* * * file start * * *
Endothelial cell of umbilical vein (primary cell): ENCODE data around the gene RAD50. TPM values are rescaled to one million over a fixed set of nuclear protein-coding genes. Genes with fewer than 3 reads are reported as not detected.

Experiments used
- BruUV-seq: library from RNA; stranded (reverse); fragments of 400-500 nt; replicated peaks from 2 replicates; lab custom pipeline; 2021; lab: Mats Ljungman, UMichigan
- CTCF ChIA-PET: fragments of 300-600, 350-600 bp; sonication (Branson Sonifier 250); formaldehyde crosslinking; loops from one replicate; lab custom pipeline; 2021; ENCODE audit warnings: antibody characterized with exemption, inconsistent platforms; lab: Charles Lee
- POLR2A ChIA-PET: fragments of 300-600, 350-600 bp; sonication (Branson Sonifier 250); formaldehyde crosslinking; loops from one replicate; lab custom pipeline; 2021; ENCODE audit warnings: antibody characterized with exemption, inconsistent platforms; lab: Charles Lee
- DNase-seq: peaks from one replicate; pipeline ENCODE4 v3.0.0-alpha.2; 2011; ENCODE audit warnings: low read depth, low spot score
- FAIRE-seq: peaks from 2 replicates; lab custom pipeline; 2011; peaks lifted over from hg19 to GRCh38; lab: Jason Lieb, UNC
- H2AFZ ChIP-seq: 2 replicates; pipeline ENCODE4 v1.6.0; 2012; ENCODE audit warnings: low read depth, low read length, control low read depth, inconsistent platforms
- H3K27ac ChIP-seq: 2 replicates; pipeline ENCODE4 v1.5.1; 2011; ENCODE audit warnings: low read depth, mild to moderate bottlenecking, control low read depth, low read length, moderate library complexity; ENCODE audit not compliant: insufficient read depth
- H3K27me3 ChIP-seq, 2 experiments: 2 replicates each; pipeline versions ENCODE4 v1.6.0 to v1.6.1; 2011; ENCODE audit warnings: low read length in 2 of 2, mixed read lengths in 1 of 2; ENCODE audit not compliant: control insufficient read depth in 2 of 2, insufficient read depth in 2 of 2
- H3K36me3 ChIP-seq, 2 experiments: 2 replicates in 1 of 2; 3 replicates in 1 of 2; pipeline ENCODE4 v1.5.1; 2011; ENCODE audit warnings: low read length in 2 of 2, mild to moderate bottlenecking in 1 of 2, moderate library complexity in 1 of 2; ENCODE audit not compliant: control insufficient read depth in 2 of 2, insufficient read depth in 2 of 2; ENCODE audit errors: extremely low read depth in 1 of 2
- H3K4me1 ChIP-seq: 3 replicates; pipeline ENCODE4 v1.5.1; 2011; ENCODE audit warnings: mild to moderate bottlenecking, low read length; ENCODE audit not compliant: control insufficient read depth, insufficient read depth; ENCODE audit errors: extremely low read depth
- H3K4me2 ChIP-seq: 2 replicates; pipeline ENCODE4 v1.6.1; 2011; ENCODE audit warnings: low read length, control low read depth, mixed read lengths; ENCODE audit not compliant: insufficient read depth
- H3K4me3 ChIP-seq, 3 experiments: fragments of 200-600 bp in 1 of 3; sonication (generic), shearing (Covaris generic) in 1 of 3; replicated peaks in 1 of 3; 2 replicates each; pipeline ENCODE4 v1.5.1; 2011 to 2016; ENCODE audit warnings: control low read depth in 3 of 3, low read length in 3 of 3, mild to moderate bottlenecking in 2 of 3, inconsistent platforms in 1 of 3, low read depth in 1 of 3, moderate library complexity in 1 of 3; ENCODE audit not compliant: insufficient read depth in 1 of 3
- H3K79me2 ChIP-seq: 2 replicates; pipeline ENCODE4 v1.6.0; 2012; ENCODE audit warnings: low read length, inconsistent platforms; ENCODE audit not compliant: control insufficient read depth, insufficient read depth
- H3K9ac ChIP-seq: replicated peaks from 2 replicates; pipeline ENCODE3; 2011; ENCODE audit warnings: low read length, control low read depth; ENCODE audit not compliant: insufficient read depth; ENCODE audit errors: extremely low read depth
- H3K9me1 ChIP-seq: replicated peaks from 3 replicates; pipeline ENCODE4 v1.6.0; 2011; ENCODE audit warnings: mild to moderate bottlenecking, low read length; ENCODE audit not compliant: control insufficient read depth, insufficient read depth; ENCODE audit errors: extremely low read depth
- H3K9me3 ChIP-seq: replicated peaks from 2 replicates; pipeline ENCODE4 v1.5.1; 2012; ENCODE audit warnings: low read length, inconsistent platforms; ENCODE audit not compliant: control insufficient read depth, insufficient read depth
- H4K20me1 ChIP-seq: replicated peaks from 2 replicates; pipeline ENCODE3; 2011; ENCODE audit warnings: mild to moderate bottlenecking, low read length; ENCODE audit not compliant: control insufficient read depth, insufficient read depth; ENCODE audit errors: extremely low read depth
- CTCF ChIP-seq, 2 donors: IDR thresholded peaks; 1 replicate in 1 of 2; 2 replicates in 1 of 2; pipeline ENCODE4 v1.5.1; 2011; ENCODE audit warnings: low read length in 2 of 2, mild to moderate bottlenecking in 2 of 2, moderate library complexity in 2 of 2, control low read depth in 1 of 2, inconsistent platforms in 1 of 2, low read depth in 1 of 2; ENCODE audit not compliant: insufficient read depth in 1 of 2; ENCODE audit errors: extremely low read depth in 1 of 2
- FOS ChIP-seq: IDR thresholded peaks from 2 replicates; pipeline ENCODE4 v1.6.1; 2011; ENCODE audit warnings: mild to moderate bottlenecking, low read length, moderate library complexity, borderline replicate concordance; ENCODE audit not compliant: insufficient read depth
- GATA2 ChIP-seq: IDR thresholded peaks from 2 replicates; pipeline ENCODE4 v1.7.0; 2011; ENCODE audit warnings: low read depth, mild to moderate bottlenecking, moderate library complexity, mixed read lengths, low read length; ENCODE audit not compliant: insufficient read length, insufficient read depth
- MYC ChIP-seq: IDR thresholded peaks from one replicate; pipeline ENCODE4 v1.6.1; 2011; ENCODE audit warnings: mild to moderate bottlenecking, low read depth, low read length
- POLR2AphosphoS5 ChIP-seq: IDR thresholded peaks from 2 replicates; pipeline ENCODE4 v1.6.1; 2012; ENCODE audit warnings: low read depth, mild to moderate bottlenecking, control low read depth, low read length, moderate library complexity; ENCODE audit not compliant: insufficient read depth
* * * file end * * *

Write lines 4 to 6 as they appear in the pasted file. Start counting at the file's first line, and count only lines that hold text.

- CTCF ChIA-PET: fragments of 300-600, 350-600 bp; sonication (Branson Sonifier 250); formaldehyde crosslinking; loops from one replicate; lab custom pipeline; 2021; ENCODE audit warnings: antibody characterized with exemption, inconsistent platforms; lab: Charles Lee
- POLR2A ChIA-PET: fragments of 300-600, 350-600 bp; sonication (Branson Sonifier 250); formaldehyde crosslinking; loops from one replicate; lab custom pipeline; 2021; ENCODE audit warnings: antibody characterized with exemption, inconsistent platforms; lab: Charles Lee
- DNase-seq: peaks from one replicate; pipeline ENCODE4 v3.0.0-alpha.2; 2011; ENCODE audit warnings: low read depth, low spot score